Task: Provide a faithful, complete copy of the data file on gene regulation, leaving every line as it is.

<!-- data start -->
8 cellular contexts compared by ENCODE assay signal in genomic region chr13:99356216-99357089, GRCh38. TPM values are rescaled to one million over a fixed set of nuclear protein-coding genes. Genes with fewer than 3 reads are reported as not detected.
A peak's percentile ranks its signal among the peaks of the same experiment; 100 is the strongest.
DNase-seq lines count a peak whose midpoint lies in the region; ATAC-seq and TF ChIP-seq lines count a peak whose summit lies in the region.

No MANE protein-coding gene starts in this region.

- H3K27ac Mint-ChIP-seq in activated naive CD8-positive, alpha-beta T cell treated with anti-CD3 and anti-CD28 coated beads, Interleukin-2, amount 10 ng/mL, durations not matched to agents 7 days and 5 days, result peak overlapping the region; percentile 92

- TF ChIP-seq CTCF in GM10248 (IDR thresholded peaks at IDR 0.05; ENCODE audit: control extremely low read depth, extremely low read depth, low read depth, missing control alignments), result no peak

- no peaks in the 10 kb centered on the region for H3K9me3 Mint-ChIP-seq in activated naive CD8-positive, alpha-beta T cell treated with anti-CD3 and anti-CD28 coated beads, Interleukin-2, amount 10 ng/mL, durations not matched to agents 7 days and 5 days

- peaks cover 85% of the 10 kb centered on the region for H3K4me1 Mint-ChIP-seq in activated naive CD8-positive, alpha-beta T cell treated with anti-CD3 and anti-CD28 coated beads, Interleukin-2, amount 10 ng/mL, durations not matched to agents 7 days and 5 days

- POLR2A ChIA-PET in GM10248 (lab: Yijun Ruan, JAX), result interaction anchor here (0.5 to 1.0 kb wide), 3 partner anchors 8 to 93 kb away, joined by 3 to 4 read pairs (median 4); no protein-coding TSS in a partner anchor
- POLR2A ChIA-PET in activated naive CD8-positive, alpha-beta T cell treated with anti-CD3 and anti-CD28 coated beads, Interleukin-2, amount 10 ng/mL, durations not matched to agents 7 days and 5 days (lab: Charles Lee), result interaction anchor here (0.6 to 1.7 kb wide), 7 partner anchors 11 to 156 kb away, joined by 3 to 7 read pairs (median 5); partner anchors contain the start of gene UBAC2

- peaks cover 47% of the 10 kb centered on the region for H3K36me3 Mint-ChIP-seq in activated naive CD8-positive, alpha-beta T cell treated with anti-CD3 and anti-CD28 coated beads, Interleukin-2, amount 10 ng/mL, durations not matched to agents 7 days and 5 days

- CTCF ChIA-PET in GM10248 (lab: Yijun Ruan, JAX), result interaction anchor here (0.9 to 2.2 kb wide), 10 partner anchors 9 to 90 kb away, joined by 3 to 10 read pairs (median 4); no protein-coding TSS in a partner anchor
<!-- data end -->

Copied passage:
8 cellular contexts compared by ENCODE assay signal in genomic region chr13:99356216-99357089, GRCh38. TPM values are rescaled to one million over a fixed set of nuclear protein-coding genes. Genes with fewer than 3 reads are reported as not detected.
A peak's percentile ranks its signal among the peaks of the same experiment; 100 is the strongest.
DNase-seq lines count a peak whose midpoint lies in the region; ATAC-seq and TF ChIP-seq lines count a peak whose summit lies in the region.

No MANE protein-coding gene starts in this region.

- H3K27ac Mint-ChIP-seq in activated naive CD8-positive, alpha-beta T cell treated with anti-CD3 and anti-CD28 coated beads, Interleukin-2, amount 10 ng/mL, durations not matched to agents 7 days and 5 days, result peak overlapping the region; percentile 92

- TF ChIP-seq CTCF in GM10248 (IDR thresholded peaks at IDR 0.05; ENCODE audit: control extremely low read depth, extremely low read depth, low read depth, missing control alignments), result no peak

- no peaks in the 10 kb centered on the region for H3K9me3 Mint-ChIP-seq in activated naive CD8-positive, alpha-beta T cell treated with anti-CD3 and anti-CD28 coated beads, Interleukin-2, amount 10 ng/mL, durations not matched to agents 7 days and 5 days

- peaks cover 85% of the 10 kb centered on the region for H3K4me1 Mint-ChIP-seq in activated naive CD8-positive, alpha-beta T cell treated with anti-CD3 and anti-CD28 coated beads, Interleukin-2, amount 10 ng/mL, durations not matched to agents 7 days and 5 days

- POLR2A ChIA-PET in GM10248 (lab: Yijun Ruan, JAX), result interaction anchor here (0.5 to 1.0 kb wide), 3 partner anchors 8 to 93 kb away, joined by 3 to 4 read pairs (median 4); no protein-coding TSS in a partner anchor
- POLR2A ChIA-PET in activated naive CD8-positive, alpha-beta T cell treated with anti-CD3 and anti-CD28 coated beads, Interleukin-2, amount 10 ng/mL, durations not matched to agents 7 days and 5 days (lab: Charles Lee), result interaction anchor here (0.6 to 1.7 kb wide), 7 partner anchors 11 to 156 kb away, joined by 3 to 7 read pairs (median 5); partner anchors contain the start of gene UBAC2

- peaks cover 47% of the 10 kb centered on the region for H3K36me3 Mint-ChIP-seq in activated naive CD8-positive, alpha-beta T cell treated with anti-CD3 and anti-CD28 coated beads, Interleukin-2, amount 10 ng/mL, durations not matched to agents 7 days and 5 days

- CTCF ChIA-PET in GM10248 (lab: Yijun Ruan, JAX), result interaction anchor here (0.9 to 2.2 kb wide), 10 partner anchors 9 to 90 kb away, joined by 3 to 10 read pairs (median 4); no protein-coding TSS in a partner anchor